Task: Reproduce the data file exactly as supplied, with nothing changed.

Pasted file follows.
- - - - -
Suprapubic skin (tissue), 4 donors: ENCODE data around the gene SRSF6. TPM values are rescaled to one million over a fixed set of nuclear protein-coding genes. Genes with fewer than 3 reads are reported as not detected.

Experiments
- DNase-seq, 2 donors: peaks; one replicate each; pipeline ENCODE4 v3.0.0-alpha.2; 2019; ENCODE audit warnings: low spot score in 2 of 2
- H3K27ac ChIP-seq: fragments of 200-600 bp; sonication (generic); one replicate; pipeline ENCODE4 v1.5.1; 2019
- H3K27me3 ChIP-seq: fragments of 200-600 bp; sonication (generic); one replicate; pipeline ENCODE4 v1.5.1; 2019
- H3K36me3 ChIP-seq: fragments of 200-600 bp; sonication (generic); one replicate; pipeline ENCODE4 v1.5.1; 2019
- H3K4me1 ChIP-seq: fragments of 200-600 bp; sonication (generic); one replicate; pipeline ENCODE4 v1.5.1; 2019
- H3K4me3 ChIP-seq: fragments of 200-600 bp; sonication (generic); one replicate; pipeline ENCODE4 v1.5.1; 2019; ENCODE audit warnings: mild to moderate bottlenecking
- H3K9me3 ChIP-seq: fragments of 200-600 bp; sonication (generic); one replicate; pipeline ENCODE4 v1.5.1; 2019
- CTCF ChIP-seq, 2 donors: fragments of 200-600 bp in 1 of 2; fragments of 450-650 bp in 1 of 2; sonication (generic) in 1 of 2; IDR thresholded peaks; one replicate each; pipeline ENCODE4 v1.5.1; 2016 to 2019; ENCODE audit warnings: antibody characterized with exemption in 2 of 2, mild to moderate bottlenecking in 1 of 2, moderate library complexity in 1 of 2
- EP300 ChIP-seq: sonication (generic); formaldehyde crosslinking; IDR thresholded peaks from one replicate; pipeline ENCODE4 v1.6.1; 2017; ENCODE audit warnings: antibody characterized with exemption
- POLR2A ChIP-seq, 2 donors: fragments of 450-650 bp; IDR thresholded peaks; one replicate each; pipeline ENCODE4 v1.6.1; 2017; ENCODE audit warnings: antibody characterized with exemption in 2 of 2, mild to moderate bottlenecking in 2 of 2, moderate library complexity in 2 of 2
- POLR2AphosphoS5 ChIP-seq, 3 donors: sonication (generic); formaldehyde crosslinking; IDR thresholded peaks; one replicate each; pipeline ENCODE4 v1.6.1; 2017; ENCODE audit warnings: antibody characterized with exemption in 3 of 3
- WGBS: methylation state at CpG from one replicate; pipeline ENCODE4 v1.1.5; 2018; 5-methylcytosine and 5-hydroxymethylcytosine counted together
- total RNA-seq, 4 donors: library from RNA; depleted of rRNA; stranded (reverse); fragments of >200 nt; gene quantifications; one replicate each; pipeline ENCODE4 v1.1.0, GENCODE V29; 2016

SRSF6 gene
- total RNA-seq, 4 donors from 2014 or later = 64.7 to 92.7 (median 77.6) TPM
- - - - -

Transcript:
Suprapubic skin (tissue), 4 donors: ENCODE data around the gene SRSF6. TPM values are rescaled to one million over a fixed set of nuclear protein-coding genes. Genes with fewer than 3 reads are reported as not detected.

Experiments
- DNase-seq, 2 donors: peaks; one replicate each; pipeline ENCODE4 v3.0.0-alpha.2; 2019; ENCODE audit warnings: low spot score in 2 of 2
- H3K27ac ChIP-seq: fragments of 200-600 bp; sonication (generic); one replicate; pipeline ENCODE4 v1.5.1; 2019
- H3K27me3 ChIP-seq: fragments of 200-600 bp; sonication (generic); one replicate; pipeline ENCODE4 v1.5.1; 2019
- H3K36me3 ChIP-seq: fragments of 200-600 bp; sonication (generic); one replicate; pipeline ENCODE4 v1.5.1; 2019
- H3K4me1 ChIP-seq: fragments of 200-600 bp; sonication (generic); one replicate; pipeline ENCODE4 v1.5.1; 2019
- H3K4me3 ChIP-seq: fragments of 200-600 bp; sonication (generic); one replicate; pipeline ENCODE4 v1.5.1; 2019; ENCODE audit warnings: mild to moderate bottlenecking
- H3K9me3 ChIP-seq: fragments of 200-600 bp; sonication (generic); one replicate; pipeline ENCODE4 v1.5.1; 2019
- CTCF ChIP-seq, 2 donors: fragments of 200-600 bp in 1 of 2; fragments of 450-650 bp in 1 of 2; sonication (generic) in 1 of 2; IDR thresholded peaks; one replicate each; pipeline ENCODE4 v1.5.1; 2016 to 2019; ENCODE audit warnings: antibody characterized with exemption in 2 of 2, mild to moderate bottlenecking in 1 of 2, moderate library complexity in 1 of 2
- EP300 ChIP-seq: sonication (generic); formaldehyde crosslinking; IDR thresholded peaks from one replicate; pipeline ENCODE4 v1.6.1; 2017; ENCODE audit warnings: antibody characterized with exemption
- POLR2A ChIP-seq, 2 donors: fragments of 450-650 bp; IDR thresholded peaks; one replicate each; pipeline ENCODE4 v1.6.1; 2017; ENCODE audit warnings: antibody characterized with exemption in 2 of 2, mild to moderate bottlenecking in 2 of 2, moderate library complexity in 2 of 2
- POLR2AphosphoS5 ChIP-seq, 3 donors: sonication (generic); formaldehyde crosslinking; IDR thresholded peaks; one replicate each; pipeline ENCODE4 v1.6.1; 2017; ENCODE audit warnings: antibody characterized with exemption in 3 of 3
- WGBS: methylation state at CpG from one replicate; pipeline ENCODE4 v1.1.5; 2018; 5-methylcytosine and 5-hydroxymethylcytosine counted together
- total RNA-seq, 4 donors: library from RNA; depleted of rRNA; stranded (reverse); fragments of >200 nt; gene quantifications; one replicate each; pipeline ENCODE4 v1.1.0, GENCODE V29; 2016

SRSF6 gene
- total RNA-seq, 4 donors from 2014 or later = 64.7 to 92.7 (median 77.6) TPM